Be sure to blanket your area with a sufficient number of posters and flyers. Don't limit yourself to just churches and high schools. Be sure to cover all the bases: local retailers (pizza shops, arcades, sporting good stores, gas stations, etc.) and non-profit organizations (YMCA, public libraries, etc.). Always be sure to ask first before hanging posters in some of these areas. Additionally, it is common courtesy to remove the posters following the concert date.
Often a second run is needed two weeks prior to the date as posters and/or flyers get knocked down or are defaced.
Distributing flyers at other concerts in the area prior to your date is always effective. Be sensitive and ask the "other" promoter as to the manner which is most acceptable and the least threatening (ie: after the show vs. intermission.)
Make sure to utilize both Christian and mainstream radio. Besides targeting the top contemporary Christian station, incorporate spots on the most popular CHR and rock stations.
Focus the rotation of spots on drive times, Saturday mornings, Thursday & Friday nights, etc. Besides the regular schedule of rotating spots, be sure to include concert information on all community bulletin boards, concert calendars, etc.
Be sure to personally invite all important station personnel to the concert. You may offer comp tickets, but use discretion so that you don't end up giving all of your tickets away.
Host/promoting stations are obviously ideal sources for an MC for the concert. Make sure to get approval from management before giving a presenting slot to a radio station.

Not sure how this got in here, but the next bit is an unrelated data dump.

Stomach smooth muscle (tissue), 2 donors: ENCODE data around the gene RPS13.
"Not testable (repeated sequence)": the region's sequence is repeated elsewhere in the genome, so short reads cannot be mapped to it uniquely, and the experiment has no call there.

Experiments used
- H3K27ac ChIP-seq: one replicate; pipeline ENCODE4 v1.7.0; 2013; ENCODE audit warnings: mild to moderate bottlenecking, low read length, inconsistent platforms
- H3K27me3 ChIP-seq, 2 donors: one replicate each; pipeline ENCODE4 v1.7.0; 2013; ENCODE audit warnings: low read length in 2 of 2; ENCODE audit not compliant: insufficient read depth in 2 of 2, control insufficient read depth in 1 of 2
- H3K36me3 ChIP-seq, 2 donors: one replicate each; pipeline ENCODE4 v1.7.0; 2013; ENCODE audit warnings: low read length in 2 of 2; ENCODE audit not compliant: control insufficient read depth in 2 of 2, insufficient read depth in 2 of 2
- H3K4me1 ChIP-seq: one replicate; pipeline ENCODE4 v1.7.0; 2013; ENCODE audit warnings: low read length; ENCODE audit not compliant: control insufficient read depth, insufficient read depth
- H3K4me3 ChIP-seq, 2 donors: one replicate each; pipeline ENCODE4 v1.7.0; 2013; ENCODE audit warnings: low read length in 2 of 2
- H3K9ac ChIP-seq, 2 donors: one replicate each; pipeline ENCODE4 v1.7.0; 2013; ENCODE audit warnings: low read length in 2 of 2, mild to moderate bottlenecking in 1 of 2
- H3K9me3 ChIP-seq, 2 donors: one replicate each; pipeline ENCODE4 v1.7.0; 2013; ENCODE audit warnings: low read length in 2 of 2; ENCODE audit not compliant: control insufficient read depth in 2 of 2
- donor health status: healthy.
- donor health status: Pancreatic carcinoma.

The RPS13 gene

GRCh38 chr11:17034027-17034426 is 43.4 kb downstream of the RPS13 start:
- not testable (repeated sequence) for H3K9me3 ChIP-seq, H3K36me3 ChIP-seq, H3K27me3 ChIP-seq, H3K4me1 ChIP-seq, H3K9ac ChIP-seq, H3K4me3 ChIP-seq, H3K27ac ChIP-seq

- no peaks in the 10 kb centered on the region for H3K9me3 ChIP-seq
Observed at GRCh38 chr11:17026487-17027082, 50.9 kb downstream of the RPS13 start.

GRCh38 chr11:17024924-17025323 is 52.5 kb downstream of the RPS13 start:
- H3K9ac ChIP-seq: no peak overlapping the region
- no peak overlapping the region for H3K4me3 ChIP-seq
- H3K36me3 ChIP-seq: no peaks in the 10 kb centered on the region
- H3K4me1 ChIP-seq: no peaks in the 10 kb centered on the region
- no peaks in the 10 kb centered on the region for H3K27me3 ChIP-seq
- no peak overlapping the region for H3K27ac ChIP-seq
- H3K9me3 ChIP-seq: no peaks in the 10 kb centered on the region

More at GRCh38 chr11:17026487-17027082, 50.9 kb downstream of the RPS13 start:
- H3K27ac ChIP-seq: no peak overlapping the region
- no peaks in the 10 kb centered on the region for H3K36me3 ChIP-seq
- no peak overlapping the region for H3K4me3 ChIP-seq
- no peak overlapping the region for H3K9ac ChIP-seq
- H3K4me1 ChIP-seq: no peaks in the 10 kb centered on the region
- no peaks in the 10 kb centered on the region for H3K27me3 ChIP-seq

Contact the manager's office to arrange call-in interviews by the artist to the local Christian radio station.

While being probably the most expensive medium to utilize, with the right type of spot placement, television can yield the greatest results. Whether you're dealing with commercial, cable or public, make a point to become informed on the demographics of the stations in consideration.

When buying time, target programs that appeal to the expected age of your audience attendees.
Be sure to utilize both larger metropolitan papers as well as smaller community papers. When talking with editors, besides including the concert announcement in a community events section, make a pitch for an interview or feature story and placement of a photograph.
Be sure to contact area college and high school papers. Generally, these publications are always in need of material and often have a strong focus on entertainment.
Contact the management office to ensure that the artist's publicist and you are communicating and working together on interviews, newspaper stories or features, etc.
When first designing your promotional campaign, be sure to include both time and manpower to cover this area. All too often this area is overlooked. Putting a voice to what you're putting out in print can make the difference.
Key calls should include talking with pastors, youth pastors and music ministers in your area. The goal should be not only to inform them of the concert date and the ticket price breaks for groups but also to educate them on the focus and integrity of the artist's ministry. You should call a minimum of 50 churches in your region, and considerably more in some cases.